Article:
A townhouse for sale in the Upper East Side neighborhood of New York City.
Adam Jeffery | CNBC
Mortgage demand has essentially stalled at the slowest pace since 1995 as mortgage interest rates continue to rise.
Total application volume dropped 1% last week compared to the previous week, according to the Mortgage Bankers Association’s seasonally adjusted index.
One type of mortgage, however, is seeing new life. The adjustable-rate mortgage share of total demand hit 9.5%, the highest level in nearly a year. ARMs offer slightly lower rates.
The average contract interest rate for 30-year fixed-rate mortgages with conforming loan balances ($726,200 or less) increased to 7.90% from 7.70%, with points increasing to 0.77 from 0.71 — including the origination fee — for loans with a 20% down payment.
The average contract interest rate for 5/1 ARMs increased to 6.99% from 6.52%.
“Ten-year Treasury yields climbed higher last week, as global investors remained concerned about the prospect for higher-for-longer rates and burgeoning fiscal deficits,” said Joel Kan, an MBA economist, in a release. “Rates have now risen seven consecutive weeks at a cumulative amount of 69 basis points.”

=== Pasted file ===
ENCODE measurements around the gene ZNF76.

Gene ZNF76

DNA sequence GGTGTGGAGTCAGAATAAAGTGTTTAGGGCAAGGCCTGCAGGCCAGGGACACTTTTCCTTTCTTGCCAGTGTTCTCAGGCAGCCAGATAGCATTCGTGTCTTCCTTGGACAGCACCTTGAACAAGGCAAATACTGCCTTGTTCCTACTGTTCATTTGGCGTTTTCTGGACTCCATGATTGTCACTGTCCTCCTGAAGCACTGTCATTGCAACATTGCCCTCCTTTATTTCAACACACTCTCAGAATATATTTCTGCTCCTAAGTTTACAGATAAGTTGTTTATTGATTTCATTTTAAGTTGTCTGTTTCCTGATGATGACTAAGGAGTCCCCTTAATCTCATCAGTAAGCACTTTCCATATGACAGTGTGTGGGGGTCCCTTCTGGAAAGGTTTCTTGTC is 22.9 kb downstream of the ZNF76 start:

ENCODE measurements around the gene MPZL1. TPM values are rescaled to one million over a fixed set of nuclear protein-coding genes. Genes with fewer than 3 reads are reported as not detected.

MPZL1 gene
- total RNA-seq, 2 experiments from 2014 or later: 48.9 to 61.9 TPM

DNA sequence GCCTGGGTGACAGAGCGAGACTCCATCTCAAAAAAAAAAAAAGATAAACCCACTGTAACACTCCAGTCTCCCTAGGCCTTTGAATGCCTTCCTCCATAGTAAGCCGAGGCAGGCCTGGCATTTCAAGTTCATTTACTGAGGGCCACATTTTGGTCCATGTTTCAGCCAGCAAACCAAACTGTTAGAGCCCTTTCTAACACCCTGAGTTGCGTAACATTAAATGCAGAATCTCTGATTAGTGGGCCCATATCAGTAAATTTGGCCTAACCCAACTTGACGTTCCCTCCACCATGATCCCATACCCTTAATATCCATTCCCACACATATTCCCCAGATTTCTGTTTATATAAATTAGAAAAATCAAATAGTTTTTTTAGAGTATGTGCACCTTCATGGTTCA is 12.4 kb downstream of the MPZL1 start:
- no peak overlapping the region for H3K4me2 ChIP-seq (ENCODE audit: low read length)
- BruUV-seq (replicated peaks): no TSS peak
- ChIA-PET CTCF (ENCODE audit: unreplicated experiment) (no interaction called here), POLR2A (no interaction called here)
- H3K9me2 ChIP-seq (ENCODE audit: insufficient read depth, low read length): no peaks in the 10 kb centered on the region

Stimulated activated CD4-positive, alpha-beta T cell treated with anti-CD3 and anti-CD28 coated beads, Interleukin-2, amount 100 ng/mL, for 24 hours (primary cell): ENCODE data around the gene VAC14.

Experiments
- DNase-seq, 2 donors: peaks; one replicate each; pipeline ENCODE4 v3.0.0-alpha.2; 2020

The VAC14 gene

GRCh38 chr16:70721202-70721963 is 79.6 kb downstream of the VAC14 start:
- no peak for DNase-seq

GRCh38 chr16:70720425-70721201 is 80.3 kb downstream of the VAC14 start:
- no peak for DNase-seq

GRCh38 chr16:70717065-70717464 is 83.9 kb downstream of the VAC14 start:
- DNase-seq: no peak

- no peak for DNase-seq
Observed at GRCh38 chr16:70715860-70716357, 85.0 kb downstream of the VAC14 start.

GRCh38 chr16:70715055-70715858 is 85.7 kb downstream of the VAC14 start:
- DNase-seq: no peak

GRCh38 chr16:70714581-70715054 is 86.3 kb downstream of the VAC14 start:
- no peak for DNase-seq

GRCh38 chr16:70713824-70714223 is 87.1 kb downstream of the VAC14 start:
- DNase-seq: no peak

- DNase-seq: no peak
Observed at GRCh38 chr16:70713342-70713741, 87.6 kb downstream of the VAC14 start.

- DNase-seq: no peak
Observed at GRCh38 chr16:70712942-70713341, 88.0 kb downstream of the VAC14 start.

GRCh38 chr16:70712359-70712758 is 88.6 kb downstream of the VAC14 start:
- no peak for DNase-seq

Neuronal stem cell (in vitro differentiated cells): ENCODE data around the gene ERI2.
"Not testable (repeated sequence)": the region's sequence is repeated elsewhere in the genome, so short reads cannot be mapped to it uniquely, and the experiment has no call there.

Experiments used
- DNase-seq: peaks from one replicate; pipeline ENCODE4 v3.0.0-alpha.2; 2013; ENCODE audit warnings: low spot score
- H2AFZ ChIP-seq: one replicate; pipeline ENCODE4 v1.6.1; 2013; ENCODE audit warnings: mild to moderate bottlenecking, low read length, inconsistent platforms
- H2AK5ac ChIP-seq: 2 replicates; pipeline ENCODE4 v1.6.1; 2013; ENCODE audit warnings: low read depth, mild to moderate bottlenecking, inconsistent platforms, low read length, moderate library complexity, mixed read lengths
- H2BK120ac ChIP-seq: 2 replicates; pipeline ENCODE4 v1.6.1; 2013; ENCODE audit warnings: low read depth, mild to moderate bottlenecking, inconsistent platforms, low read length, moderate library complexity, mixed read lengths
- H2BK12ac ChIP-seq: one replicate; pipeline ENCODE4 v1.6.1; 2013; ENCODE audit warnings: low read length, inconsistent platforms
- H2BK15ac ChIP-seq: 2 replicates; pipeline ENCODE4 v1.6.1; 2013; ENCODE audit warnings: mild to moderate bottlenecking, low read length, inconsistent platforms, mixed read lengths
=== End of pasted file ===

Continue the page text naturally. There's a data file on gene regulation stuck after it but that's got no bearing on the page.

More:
Applications to refinance a home loan increased 2% from the previous week and were 8% lower than the same week one year ago. That annual comparison is shrinking because refinancing crashed just over a year ago, when mortgage rates first started to rise sharply.
Refinances now make up less than a third of total application activity. Just two years ago, when rates were hovering around record lows, they made up two thirds of mortgage demand.
Applications for a mortgage to purchase a home fell 2% for the week and were 22% lower than the same week one year ago. Buyers right now are not only contending with higher mortgage rates, but also with bare minimum supply. Real estate agents report that the market for existing homes is essentially frozen even before winter hits.
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